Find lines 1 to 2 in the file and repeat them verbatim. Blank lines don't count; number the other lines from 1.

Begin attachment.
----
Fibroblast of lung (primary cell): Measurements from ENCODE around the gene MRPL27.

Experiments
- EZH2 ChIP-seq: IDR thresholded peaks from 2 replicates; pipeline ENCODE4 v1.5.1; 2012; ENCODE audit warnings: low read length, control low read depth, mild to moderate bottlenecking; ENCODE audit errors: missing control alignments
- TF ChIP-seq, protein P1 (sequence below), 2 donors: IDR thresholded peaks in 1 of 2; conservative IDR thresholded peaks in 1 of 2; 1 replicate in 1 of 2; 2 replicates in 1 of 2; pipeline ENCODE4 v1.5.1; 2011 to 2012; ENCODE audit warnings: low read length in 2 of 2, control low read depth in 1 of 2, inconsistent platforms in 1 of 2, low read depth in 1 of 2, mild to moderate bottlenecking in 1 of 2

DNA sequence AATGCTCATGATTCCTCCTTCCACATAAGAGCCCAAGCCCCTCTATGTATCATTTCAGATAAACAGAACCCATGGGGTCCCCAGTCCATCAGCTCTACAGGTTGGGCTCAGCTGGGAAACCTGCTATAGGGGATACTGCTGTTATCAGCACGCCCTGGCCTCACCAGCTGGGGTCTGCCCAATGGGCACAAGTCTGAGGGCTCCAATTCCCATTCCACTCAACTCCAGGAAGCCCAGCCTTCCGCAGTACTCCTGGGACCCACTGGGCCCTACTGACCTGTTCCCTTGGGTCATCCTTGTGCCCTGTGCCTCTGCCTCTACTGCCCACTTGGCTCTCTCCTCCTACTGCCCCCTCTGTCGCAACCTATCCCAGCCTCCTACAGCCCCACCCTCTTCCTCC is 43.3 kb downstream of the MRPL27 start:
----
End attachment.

Fibroblast of lung (primary cell): Measurements from ENCODE around the gene MRPL27.

Experiments